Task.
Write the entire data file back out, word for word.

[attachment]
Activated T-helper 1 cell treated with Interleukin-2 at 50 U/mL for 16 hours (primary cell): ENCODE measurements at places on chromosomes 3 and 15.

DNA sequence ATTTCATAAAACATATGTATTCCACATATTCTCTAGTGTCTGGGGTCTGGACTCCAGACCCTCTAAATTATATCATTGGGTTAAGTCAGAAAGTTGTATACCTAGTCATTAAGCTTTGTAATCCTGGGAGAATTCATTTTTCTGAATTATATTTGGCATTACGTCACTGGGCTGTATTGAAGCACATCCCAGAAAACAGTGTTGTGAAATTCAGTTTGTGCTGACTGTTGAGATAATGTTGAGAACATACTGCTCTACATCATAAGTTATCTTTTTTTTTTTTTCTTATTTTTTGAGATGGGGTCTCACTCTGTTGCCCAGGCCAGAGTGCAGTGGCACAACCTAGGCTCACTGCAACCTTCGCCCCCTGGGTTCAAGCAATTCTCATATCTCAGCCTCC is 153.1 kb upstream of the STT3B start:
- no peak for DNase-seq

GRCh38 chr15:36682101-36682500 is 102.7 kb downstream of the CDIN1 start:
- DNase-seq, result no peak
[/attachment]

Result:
Activated T-helper 1 cell treated with Interleukin-2 at 50 U/mL for 16 hours (primary cell): ENCODE measurements at places on chromosomes 3 and 15.

DNA sequence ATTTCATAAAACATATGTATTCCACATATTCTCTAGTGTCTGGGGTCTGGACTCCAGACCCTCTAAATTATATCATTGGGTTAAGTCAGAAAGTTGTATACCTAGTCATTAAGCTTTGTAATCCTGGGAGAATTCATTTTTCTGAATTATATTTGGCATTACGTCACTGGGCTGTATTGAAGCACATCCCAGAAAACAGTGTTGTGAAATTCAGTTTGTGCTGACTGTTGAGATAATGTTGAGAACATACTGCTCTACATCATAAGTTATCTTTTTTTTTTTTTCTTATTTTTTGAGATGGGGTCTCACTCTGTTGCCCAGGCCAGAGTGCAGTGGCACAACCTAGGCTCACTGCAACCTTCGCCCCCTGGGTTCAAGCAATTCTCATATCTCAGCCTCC is 153.1 kb upstream of the STT3B start:
- no peak for DNase-seq

GRCh38 chr15:36682101-36682500 is 102.7 kb downstream of the CDIN1 start:
- DNase-seq, result no peak